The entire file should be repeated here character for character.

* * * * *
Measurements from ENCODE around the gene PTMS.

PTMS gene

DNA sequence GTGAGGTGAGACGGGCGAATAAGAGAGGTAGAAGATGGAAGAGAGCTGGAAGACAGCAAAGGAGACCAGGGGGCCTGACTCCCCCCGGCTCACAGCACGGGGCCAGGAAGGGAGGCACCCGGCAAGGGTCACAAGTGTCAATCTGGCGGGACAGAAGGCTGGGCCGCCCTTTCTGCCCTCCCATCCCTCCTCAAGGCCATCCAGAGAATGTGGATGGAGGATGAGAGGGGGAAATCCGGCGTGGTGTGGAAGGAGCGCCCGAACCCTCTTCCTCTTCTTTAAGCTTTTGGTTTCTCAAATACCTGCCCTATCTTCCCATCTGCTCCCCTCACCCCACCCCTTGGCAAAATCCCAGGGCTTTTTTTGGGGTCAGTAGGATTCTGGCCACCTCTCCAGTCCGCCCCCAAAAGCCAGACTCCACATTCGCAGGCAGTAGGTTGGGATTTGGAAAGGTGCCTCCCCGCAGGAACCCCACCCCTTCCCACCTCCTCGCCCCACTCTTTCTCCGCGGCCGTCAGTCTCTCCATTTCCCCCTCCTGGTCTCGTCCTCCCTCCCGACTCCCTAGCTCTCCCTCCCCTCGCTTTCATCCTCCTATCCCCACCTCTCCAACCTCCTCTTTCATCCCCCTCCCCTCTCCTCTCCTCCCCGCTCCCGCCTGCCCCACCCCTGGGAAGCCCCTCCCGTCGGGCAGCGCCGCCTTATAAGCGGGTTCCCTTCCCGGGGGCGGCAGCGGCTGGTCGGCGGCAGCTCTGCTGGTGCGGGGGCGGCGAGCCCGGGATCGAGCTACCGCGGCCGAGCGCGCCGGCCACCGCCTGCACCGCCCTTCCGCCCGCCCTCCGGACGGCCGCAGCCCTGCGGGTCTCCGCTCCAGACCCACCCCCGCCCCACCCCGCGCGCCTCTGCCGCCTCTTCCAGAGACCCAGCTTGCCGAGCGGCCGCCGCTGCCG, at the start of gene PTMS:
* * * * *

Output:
Measurements from ENCODE around the gene PTMS.

PTMS gene

DNA sequence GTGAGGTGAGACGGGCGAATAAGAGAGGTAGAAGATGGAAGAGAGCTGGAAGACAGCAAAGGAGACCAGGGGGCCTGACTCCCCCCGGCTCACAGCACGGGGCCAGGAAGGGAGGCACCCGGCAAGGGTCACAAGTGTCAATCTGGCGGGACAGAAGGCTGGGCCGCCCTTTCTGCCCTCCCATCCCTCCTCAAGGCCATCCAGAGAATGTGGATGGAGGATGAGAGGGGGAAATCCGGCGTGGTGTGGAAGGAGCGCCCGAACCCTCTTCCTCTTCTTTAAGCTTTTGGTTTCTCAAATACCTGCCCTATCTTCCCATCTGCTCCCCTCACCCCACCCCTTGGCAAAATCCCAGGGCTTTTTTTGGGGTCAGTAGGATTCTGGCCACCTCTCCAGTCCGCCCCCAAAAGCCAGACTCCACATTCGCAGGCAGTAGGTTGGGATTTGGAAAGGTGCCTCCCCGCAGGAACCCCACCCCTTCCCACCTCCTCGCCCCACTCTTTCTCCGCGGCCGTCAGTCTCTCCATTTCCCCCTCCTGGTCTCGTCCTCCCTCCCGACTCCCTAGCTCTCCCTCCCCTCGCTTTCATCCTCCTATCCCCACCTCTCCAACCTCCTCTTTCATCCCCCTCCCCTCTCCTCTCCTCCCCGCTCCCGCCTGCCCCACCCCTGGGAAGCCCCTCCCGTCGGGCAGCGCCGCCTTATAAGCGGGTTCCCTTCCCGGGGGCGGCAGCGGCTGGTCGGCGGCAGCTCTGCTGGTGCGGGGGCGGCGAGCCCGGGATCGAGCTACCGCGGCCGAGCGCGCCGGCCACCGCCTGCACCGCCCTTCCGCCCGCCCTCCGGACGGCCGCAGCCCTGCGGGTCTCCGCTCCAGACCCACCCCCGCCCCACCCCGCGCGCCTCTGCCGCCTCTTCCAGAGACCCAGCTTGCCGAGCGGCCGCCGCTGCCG, at the start of gene PTMS: